BGP Atomic Aggregate Explained and Configured

With shorter name prefixes and lengths, aggregated routes function similarly to recently formed BGP routes. When a BGP router summarizes routes, the summary route does not advertise the prior AS path information as set above. The new BGP advertisement excludes BGP path attributes such as AS Path, MED, and BGP communities. Path-lost information is indicated via the BGP atomic aggregate attribute. This functionality helps to prevent routing loops and black holes in the network. BGP routers can enhance network management and performance by merging routes and shrinking the size of the routing tables. As a result, routing decisions could be simpler and more effective.

 

BGP Attributes: Atomic Aggregate Attribute

The Atomic Aggregate attribute’s purpose is to notify BGP speakers along the aggregate of path that some information has been lost as a result of the BGP route aggregation process and that the new aggregate route path may not be the best path to the destination. This attribute is particularly useful in scenarios where route aggregation is necessary to reduce the size of the routing table.

It allows BGP speakers to understand that the aggregated route may not provide the most efficient path for traffic forwarding. By signaling this information, network administrators can make informed decisions about when and where to perform BGP route aggregation, balancing the trade-off between reducing routing table size and maintaining optimal network performance.

 

Route Aggregation Attributes

Router Aggregation Attributes is when an aggregator attribute aggregates some or more specific routes together, the route aggregator attaches its Router-ID to the aggregated route into the AGGREGATOR_ID attribute, and it sets the ATOMIC_AGGREGATE attribute or not based on whether the AS_PATH information of the aggregated routes was preserved or not. This information allows network administrators to efficiently manage their routing tables and ensure optimal network performance.

The Router-ID attached to the aggregated route in the AGGREGATOR_ID attribute helps identify the source of the route aggregation. Additionally, the ATOMIC_AGGREGATE attribute indicates whether the AS_PATH information of the aggregated routes was preserved, providing further insight into the routing process. Overall, these attributes aid in decision-making regarding route aggregation and balancing the trade-off between routing table size and network performance. They play a crucial role in optimizing network efficiency.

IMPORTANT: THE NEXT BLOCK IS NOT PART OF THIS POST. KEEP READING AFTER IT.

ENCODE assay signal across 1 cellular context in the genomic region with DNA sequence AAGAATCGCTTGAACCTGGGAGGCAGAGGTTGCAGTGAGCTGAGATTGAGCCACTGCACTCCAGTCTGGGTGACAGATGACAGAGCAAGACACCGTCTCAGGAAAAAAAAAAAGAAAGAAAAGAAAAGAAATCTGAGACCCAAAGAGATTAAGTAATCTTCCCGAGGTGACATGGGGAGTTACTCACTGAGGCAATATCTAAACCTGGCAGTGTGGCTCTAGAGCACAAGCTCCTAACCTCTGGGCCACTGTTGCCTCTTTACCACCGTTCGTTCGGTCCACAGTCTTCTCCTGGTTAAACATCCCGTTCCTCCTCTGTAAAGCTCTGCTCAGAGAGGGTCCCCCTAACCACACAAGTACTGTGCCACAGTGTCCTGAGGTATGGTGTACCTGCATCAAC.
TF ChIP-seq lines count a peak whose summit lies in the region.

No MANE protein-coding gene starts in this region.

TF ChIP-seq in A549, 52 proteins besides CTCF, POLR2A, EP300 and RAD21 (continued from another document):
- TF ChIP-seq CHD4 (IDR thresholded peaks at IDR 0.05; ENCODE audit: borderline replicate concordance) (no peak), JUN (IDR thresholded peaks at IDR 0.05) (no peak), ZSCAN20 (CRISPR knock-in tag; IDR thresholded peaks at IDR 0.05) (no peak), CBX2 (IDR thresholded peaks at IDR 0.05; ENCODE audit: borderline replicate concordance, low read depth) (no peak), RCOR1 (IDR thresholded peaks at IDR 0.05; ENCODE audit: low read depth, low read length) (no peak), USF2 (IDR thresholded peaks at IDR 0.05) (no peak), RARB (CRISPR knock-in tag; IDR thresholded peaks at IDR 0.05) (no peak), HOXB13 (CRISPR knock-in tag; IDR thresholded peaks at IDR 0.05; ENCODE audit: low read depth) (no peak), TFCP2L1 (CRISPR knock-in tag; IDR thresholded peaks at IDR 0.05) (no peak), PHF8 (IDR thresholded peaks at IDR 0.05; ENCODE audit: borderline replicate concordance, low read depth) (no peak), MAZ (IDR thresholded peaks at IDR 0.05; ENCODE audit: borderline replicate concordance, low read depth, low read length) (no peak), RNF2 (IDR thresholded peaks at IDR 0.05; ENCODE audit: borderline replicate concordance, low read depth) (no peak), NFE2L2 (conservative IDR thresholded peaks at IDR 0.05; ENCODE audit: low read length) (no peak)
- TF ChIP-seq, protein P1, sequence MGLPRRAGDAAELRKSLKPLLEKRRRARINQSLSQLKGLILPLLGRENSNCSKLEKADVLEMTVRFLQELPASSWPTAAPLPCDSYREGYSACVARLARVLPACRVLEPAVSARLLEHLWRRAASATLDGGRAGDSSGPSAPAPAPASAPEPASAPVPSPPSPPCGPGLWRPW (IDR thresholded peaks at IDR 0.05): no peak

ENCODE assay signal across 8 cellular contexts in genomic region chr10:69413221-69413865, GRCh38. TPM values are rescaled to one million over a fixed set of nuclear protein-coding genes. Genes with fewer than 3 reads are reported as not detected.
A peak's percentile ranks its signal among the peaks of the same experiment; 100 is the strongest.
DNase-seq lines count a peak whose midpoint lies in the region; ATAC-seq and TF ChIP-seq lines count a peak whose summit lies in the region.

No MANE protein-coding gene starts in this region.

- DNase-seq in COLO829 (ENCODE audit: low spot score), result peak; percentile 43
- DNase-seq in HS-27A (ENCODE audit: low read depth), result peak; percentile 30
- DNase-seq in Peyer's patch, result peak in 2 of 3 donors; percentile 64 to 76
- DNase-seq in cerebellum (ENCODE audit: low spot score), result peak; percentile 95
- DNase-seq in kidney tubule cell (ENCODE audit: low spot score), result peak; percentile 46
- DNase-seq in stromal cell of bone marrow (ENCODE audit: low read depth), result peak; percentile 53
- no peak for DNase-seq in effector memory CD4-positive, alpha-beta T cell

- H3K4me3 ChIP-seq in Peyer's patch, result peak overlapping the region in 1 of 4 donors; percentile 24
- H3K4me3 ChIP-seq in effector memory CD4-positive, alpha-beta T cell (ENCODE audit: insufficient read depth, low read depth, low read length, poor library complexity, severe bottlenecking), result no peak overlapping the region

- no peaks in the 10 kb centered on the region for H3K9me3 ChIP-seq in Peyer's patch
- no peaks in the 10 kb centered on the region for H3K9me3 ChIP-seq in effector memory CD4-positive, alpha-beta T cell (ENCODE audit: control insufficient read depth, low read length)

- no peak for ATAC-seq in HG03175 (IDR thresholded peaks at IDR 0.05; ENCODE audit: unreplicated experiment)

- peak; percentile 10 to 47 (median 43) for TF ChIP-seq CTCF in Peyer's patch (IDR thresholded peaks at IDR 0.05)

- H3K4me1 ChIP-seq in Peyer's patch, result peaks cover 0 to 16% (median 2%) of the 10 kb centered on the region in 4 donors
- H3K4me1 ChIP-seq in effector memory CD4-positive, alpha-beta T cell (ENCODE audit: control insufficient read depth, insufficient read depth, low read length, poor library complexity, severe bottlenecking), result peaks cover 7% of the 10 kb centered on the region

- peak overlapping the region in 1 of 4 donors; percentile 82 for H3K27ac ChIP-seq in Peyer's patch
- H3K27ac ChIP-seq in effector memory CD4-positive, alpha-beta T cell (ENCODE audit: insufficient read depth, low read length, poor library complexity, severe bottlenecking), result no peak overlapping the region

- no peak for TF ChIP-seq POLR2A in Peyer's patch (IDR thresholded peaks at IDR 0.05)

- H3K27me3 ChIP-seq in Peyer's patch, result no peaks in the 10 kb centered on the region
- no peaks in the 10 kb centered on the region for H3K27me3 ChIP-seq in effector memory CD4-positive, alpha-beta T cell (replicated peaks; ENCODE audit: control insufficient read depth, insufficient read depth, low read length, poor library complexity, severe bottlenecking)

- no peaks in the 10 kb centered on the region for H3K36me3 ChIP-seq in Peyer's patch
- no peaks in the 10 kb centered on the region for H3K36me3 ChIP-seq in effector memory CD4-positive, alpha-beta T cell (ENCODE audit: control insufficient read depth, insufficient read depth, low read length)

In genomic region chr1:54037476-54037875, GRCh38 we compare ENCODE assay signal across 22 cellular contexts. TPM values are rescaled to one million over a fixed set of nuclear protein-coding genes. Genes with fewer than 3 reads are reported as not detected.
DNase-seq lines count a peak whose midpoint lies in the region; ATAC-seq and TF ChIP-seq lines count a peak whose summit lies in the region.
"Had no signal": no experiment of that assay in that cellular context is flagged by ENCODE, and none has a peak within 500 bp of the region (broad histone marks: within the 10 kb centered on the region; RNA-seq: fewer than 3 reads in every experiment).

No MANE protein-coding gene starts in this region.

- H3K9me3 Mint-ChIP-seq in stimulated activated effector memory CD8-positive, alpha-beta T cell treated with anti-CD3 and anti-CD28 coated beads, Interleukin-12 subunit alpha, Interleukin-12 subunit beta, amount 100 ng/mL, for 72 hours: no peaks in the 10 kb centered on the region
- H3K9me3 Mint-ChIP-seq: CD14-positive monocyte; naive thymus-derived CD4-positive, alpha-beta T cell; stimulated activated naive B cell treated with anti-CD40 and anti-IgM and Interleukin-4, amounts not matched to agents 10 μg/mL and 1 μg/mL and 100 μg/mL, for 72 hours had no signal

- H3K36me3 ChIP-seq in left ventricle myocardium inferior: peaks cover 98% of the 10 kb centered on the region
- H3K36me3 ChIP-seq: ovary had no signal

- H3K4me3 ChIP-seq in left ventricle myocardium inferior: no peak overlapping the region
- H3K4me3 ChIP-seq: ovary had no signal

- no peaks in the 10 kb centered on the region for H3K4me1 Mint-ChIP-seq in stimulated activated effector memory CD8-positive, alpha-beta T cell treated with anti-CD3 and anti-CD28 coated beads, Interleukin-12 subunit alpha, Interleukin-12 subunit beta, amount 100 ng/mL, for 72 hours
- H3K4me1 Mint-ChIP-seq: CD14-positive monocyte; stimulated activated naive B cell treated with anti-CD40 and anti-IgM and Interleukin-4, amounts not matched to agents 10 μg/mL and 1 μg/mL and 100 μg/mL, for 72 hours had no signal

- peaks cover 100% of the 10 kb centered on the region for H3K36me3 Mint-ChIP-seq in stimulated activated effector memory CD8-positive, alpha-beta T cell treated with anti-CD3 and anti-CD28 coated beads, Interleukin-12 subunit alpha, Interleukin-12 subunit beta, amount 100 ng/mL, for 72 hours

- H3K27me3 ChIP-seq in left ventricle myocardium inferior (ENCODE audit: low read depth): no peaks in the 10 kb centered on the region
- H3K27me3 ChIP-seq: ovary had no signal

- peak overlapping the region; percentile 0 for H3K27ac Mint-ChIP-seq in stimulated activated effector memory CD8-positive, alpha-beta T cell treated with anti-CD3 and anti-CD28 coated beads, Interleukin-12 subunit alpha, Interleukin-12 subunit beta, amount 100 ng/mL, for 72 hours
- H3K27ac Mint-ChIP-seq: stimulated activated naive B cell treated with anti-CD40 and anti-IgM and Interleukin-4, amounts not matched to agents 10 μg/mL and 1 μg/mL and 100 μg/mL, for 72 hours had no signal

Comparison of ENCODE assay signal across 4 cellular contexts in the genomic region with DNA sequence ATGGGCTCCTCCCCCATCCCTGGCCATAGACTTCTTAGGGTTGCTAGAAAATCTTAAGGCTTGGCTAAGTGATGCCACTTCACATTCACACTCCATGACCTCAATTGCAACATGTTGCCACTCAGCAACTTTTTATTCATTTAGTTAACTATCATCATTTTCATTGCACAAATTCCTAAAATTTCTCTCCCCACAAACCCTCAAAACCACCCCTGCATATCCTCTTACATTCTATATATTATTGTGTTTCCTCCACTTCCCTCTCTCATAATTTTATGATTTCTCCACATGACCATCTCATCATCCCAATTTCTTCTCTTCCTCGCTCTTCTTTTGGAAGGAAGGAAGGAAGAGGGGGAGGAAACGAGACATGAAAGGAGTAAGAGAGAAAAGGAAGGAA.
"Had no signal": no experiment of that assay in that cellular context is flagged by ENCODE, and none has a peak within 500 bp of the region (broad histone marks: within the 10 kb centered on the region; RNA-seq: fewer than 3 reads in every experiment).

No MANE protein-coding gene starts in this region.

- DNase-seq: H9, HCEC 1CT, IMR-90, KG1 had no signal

Configuration Example

 

as set bgp

Router1 Configuration

Router(config)#ip cef
Router(config)#interface gigabitEthernet0/0
Router(config-if)#ip address 192.168.10.1 255.255.255.0
Router(config)#interface gigabitEthernet0/1
Router(config-if)#ip address 192.168.20.1 255.255.255.0
Router(config)#interface gigabitEthernet0/2
Router(config-if)#ip address 192.168.30.1 255.255.255.0
Router(config)#router bgp 1
Router(config-router)#neighbor 192.168.10.2 remote-as 2
Router(config-router)#neighbor 192.168.20.2 remote-as 3
Router(config-router)#neighbor 192.168.30.2 remote-as 4

Router2 Configuration

Router(config)#ip cef
Router(config)#interface loopback0
Router(config-if)#ip address 172.168.10.10 255.255.255.255
Router(config)#interface gigabitEthernet0/0
Router(config-if)#ip address 192.168.10.2 255.255.255.0
Router(config)#router bgp 2
Router(config-router)#network 172.168.10.10 mask 255.255.255.255
Router(config-router)#neighbor 192.168.10.1 remote-as 1

Router3 Configuration

Router(config)#ip cef
Router(config)#interface loopback0
Router(config-if)#ip address 172.168.20.20 255.255.255.255
Router(config)#interface gigabitEthernet0/1
Router(config-if)#ip address 192.168.20.2 255.255.255.0
Router(config)#router bgp 3
Router(config-router)#network 172.168.20.20 mask 255.255.255.255
Router(config-router)#neighbor 192.168.20.1 remote-as 1

Router4 Configuration

Router(config)#ip cef
Router(config)#interface gigabitEthernet0/2
Router(config-if)#ip address 192.168.30.2 255.255.255.0
Router(config)#router bgp 4
Router(config-router)#neighbor 192.168.30.1 remote-as 1
Router4#show ip bgp
BGP table version is 3, local router ID is 192.168.30.2
Status codes: suppressed, d damped, h history, valid, > best, i - internal,
RIB-failure, Stale, multipath, b backup-path, f RT-Filter,
best-external, additional-path, RIB-compressed,
secondary path,
Network Next Hop Metric LocPrf Weight Path
*> 172.168.10.10/32 192.168.30.1 0 1 2 i
*> 172.168.20.20/32 192.168.30.1 0 1 3 i

 

Aggregate without AS-SET

Router1(config)#router bgp 1
Router1(config-router)#aggregate-address 192.168.0.0 255.255.0.0 summary-only

 

Router4#show ip bgp
BGP table version is 10, local router ID is 192.168.30.2
Status codes: suppressed, damped, history, valid, > best, i - internal,
RIB-failure, Stale, m multipath, backup-path, RT-Filter,
best-external, additional-path, RIB-compressed,
secondary path,
Network Next Hop Metric LocPrf Weight Path
*> 172.168.0.0 192.168.30.1 0 0 1 i

Download our Free CCNA Study Guide PDF for complete notes on all the CCNA 200-301 exam topics in one book.

We recommend the Cisco CCNA Gold Bootcamp as your main CCNA training course. It’s the highest rated Cisco course online with an average rating of 4.8 from over 30,000 public reviews and is the gold standard in CCNA training: